Hugo Barra is leaving Facebook

Photo by Justin Sullivan/Getty ImagesFacebook’s vice president of AR and VR Hugo Barra is leaving the company, he announced (where else) on Facebook Monday. “Today is my last day at Facebook Reality Labs, after 4 years working on projects...

Hugo Barra is leaving Facebook

Facebook’s vice president of AR and VR Hugo Barra is leaving the company, he announced (where else) on Facebook Monday.

“Today is my last day at Facebook Reality Labs, after 4 years working on projects that have been more exciting and more challenging than anything I’ve encountered in my career, with some of the brightest minds and kindest people I’ve ever had the pleasure to meet,” Barra wrote in the post. He said he planned to “explore the healthcare technology space,” so he could apply what he had learned in consumer tech to solve problems in health care. “I believe society is still poorly equipped with the tools people need to really understand our health and gain control over our health outcomes,” he wrote.

After serving as Google’s vice president of Android product management and then several years at Xiaomi, Barra joined Facebook in 2017 to run its Oculus VR team. In 2019, he moved to his current role, tasked with “building a global AR/VR partner ecosystem” based in New York City, which eventually became part of Facebook Reality Labs.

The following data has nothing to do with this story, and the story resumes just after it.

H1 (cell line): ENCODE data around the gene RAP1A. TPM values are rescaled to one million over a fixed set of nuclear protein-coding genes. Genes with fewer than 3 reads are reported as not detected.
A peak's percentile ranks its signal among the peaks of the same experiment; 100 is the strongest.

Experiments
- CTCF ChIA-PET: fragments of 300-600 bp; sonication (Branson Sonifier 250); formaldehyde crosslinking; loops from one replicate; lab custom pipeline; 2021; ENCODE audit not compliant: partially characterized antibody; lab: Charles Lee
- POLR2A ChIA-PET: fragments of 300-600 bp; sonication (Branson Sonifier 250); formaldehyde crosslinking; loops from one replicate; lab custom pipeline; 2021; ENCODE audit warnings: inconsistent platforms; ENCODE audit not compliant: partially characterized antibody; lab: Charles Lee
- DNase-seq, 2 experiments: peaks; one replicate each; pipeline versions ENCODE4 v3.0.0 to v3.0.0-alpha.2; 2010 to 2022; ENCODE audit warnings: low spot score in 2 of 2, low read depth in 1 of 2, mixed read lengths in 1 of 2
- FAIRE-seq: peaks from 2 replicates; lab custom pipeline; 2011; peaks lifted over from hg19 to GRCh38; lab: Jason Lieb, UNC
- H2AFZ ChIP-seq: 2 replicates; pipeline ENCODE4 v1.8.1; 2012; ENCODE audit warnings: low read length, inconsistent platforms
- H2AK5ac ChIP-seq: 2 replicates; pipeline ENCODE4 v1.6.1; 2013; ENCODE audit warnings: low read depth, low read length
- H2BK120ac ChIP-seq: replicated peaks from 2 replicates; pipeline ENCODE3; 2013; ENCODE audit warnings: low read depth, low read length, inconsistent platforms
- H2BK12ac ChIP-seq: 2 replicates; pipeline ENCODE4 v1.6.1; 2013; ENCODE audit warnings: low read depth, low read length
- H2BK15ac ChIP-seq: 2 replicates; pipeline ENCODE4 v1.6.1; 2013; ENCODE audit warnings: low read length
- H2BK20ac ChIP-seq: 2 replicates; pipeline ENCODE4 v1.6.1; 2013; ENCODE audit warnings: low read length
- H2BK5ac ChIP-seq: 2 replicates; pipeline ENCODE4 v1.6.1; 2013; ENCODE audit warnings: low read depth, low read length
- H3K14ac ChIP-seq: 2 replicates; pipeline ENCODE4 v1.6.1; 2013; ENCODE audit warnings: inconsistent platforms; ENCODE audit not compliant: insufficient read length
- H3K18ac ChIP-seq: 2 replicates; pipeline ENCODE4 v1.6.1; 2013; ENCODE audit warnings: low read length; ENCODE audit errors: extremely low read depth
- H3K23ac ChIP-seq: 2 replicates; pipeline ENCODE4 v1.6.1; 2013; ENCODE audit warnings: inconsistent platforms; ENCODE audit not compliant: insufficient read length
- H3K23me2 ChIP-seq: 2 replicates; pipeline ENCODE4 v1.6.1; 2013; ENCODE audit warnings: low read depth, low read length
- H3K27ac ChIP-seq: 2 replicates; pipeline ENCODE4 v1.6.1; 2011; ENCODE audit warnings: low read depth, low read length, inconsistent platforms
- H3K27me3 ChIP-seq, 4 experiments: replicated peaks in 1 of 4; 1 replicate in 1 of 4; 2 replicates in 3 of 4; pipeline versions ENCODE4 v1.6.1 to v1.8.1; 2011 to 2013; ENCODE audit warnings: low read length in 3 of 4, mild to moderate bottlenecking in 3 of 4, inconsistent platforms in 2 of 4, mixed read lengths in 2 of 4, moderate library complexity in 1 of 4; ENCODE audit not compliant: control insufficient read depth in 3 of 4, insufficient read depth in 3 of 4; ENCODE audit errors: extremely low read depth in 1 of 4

Barra is leaving Facebook before the company launches its first pair of consumer “smart glasses,” which it said last year would be a branded Ray-Ban product. He touted the project on Twitter last September and mentioned the launch in his farewell note (but didn’t provide details about a release date other than “this year”). Barra said development of the smart glasses became “his main focus at Facebook.”

Beyond thrilled to finally share a sneak peek of our Facebook partnership with Ray-Ban! Our first smart glasses will launch next year, and that’s just the beginning… The future will be a classic and it's coming in 2021 pic.twitter.com/l9992ZQGoy

— Hugo Barra (@hbarra) September 16, 2020

But after announcing in September that the smart glasses were coming sometime in 2021, Facebook tried to temper expectations about the smart glasses; in March, CFO David Wehner said at a conference that the glasses wouldn’t be close to the technology Facebook eventually hopes to achieve in AR.

Facebook CEO Mark Zuckerberg thanked Barra for his work in a comment on Barra’s Facebook post: “Thanks for everything you’ve done to help build the next computing platform and the whole ecosystem around it,” Zuckerberg wrote. “I’ve learned so much working with you, and I’m excited to see what you build next.”